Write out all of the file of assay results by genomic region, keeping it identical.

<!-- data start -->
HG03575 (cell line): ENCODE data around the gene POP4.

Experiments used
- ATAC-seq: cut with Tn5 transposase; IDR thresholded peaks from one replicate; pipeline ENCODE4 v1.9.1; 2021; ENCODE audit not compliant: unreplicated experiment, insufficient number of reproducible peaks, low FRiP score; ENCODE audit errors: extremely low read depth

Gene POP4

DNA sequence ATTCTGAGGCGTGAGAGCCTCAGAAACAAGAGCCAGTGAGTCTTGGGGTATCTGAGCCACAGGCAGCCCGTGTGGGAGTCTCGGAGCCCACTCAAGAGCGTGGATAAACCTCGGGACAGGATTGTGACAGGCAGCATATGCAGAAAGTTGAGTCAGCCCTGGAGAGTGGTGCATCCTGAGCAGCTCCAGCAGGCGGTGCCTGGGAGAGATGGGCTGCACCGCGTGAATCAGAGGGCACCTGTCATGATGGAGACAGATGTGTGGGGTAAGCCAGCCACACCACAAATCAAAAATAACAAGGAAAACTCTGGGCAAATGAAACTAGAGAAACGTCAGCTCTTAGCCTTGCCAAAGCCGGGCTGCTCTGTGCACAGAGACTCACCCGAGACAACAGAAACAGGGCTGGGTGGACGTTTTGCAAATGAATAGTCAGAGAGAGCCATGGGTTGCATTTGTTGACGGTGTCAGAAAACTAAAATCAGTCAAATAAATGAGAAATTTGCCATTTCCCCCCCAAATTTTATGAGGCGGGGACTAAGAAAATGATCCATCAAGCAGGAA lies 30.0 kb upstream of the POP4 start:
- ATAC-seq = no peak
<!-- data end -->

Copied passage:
HG03575 (cell line): ENCODE data around the gene POP4.

Experiments used
- ATAC-seq: cut with Tn5 transposase; IDR thresholded peaks from one replicate; pipeline ENCODE4 v1.9.1; 2021; ENCODE audit not compliant: unreplicated experiment, insufficient number of reproducible peaks, low FRiP score; ENCODE audit errors: extremely low read depth

Gene POP4

DNA sequence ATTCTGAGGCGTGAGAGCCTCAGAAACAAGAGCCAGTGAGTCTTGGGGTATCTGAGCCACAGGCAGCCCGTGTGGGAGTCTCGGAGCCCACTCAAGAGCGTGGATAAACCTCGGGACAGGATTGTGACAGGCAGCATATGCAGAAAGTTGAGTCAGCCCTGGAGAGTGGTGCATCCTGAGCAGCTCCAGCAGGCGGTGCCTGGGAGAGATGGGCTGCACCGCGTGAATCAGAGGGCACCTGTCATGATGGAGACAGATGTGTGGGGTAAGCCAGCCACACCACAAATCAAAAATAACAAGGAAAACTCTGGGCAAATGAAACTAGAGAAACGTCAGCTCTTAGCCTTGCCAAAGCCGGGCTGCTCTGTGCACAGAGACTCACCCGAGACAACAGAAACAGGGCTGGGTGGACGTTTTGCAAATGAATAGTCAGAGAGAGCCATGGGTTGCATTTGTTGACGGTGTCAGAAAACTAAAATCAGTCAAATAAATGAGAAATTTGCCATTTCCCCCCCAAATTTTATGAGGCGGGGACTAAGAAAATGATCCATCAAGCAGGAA lies 30.0 kb upstream of the POP4 start:
- ATAC-seq = no peak